Thu | Sep 20, 2018

Feds open investigation into police shooting

Published:Thursday | July 7, 2016 | 12:00 AM
Cameron Sterling (left) Alton Sterling's son, cries as his mother, Quinyetta McMillan, speaks about the shooting of Alton Sterling during a press conference and protest at City Hall on Wednesday, July 6. Alton Sterling was shot and killed by a Baton Rouge police officer on Tuesday outside a store where he was selling CDs.


The United States Justice Department opened a federal civil rights investigation yesterday into the videotaped police killing of a black man who was shot as officers wrestled with him on the pavement outside a convenience store.

The announcement came a day after the killing of 37-year-old Alton Sterling, who authorities say was confronted by police after an anonymous caller said he had threatened someone with a gun outside the store where he was selling home-made CDs.

In a cell phone video taken by a community activist and posted online, two officers had Sterling pinned to the ground, and gunfire erupted moments after someone yelled, "He's got a gun! Gun!"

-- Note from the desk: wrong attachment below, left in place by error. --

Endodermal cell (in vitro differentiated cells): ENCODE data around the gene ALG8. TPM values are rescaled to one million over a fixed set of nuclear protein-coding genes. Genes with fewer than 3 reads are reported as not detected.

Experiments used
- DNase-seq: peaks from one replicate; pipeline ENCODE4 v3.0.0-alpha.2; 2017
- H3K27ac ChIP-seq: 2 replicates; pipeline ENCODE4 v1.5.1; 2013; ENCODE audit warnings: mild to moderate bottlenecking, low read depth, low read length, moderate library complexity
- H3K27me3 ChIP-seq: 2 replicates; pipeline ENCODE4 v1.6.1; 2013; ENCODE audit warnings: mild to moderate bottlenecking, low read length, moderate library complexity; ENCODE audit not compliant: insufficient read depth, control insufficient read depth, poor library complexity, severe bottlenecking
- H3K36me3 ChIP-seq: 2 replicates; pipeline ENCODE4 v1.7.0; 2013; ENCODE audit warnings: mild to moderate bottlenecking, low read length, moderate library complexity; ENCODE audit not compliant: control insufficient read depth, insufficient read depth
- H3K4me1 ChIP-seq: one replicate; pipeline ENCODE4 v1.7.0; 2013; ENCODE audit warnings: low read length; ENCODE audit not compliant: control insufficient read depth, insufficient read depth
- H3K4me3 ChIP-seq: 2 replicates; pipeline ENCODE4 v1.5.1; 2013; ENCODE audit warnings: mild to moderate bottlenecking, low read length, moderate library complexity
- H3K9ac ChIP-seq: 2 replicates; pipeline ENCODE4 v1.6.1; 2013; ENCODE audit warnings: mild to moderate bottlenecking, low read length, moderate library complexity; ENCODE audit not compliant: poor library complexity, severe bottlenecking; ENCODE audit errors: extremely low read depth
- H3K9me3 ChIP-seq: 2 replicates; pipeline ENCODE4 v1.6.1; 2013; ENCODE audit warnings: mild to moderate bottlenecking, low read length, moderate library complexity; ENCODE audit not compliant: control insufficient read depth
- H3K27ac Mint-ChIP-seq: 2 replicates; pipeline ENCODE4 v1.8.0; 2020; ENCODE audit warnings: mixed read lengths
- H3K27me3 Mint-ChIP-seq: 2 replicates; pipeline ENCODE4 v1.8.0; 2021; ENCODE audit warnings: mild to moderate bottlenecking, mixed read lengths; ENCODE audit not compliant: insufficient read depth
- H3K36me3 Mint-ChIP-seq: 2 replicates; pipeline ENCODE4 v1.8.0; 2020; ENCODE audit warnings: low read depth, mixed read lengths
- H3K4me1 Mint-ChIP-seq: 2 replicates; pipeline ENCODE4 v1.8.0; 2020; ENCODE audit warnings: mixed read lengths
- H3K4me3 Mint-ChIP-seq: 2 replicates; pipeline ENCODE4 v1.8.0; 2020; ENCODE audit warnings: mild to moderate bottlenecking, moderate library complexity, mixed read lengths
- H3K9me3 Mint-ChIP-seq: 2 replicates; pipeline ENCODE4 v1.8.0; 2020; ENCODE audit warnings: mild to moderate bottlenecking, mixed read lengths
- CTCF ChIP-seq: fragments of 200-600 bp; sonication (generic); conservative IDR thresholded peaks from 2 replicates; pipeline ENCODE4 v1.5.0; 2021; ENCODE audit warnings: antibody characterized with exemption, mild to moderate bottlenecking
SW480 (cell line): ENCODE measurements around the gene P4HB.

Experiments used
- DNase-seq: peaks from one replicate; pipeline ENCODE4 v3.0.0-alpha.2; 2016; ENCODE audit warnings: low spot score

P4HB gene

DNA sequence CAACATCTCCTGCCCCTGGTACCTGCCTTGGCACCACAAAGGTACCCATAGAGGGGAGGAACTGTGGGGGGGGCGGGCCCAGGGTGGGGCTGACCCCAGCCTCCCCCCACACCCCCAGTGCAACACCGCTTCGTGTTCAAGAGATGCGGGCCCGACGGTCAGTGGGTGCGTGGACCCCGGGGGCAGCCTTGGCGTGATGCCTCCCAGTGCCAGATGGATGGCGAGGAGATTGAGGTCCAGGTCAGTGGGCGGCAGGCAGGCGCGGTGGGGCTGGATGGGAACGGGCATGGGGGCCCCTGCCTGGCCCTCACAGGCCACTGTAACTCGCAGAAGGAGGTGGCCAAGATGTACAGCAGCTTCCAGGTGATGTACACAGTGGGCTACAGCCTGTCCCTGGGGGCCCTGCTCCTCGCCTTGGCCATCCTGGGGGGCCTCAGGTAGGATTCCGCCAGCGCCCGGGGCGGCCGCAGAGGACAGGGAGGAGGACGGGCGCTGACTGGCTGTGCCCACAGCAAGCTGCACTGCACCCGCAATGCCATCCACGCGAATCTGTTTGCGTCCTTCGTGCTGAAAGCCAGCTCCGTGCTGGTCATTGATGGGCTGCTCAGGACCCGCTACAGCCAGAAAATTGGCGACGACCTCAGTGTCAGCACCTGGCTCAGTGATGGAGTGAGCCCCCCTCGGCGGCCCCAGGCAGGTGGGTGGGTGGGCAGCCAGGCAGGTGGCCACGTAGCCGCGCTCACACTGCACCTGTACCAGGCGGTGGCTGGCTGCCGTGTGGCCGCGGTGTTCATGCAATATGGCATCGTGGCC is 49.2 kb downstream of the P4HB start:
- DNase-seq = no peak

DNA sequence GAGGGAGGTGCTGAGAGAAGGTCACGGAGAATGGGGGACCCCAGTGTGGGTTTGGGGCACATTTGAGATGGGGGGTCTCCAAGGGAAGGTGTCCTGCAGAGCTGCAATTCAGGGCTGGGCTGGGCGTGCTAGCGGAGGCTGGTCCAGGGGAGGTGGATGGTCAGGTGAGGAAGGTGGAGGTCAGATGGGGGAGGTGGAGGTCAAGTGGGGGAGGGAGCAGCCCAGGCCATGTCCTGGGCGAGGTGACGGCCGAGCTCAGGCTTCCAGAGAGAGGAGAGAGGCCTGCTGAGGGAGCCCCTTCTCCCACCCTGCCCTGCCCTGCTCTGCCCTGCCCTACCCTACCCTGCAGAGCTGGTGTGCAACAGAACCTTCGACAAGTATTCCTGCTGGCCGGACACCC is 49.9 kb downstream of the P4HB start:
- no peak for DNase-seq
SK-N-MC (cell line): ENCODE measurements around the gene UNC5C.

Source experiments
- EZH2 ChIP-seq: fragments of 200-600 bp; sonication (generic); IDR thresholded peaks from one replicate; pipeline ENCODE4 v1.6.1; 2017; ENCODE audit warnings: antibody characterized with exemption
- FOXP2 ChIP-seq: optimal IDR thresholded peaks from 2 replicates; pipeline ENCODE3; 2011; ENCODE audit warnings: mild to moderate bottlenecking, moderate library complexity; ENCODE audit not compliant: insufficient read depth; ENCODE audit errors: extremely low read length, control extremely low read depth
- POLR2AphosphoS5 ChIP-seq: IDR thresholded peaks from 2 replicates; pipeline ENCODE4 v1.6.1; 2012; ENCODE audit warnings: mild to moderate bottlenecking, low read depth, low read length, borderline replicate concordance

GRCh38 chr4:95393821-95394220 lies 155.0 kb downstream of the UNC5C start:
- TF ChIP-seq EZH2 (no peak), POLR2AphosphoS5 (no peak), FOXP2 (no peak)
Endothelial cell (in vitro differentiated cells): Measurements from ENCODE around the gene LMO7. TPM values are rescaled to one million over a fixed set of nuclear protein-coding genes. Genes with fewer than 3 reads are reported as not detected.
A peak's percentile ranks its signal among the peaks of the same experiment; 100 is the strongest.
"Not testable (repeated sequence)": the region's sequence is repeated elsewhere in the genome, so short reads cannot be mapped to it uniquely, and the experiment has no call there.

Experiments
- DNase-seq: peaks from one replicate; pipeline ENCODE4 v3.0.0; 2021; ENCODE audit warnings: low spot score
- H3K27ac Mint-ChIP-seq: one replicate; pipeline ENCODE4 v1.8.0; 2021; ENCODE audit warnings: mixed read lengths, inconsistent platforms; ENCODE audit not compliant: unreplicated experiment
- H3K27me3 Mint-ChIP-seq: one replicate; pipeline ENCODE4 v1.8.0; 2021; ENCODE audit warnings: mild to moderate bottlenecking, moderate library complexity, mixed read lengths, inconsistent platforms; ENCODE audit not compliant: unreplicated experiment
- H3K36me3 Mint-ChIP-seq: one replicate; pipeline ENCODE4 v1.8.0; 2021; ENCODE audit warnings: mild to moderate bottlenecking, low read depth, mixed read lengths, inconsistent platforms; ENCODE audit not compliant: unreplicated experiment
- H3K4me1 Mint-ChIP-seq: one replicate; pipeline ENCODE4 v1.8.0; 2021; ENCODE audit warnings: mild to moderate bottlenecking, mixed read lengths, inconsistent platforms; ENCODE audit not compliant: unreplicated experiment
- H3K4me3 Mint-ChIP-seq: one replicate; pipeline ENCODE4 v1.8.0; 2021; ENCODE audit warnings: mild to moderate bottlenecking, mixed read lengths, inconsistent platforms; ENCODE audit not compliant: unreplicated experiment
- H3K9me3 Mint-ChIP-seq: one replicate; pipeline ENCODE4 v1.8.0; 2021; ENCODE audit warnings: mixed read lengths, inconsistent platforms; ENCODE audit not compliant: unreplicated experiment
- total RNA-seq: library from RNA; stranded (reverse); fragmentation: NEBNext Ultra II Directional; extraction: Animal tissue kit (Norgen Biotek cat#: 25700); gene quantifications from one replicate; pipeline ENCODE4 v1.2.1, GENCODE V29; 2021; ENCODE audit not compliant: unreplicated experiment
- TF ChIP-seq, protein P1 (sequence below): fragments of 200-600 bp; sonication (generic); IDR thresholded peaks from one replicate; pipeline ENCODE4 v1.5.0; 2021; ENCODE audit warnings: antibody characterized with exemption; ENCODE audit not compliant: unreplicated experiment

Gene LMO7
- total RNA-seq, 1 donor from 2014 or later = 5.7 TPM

"I have very serious concerns. The video is disturbing, to say the least," Governor John Bel Edwards said in announcing that the Justice Department's Civil Rights Division would lead the investigation.

The Baton Rouge police chief confirmed that Sterling was armed but there are still questions about what happened.

Chief Carl Dabadie Jr called the shooting a tragedy and said, "Like you, there is a lot that we do not understand. And at this point, like you, I am demanding answers."

The shooting fuelled anger and protests in Baton Rouge, with community leaders and Sterling's family demanding a federal investigation and the firing of the police chief.

In Washington, Justice Department spokesman David Jacobs said the FBI and the US attorney's office in Louisiana will also take part in the investigation.

The Justice Department investigation will look into whether the officers wilfully violated Sterling's civil rights through the use of unreasonable or excessive force.

Similar investigations, which often take many months, were opened following the deaths of Michael Brown in Ferguson, Missouri, and Eric Garner in New York.

Quinyetta McMillan, the mother of Sterling's teenage son, trembled as she read a statement outside City Hall, where a few dozen protesters and community leaders had gathered. Her son, Cameron, 15, broke down in tears and was led away as his mother spoke.

She described Sterling as "a man who simply tried to earn a living to take care of his children.

"The individuals involved in his murder took away a man with children who depended upon their daddy on a daily basis," she said.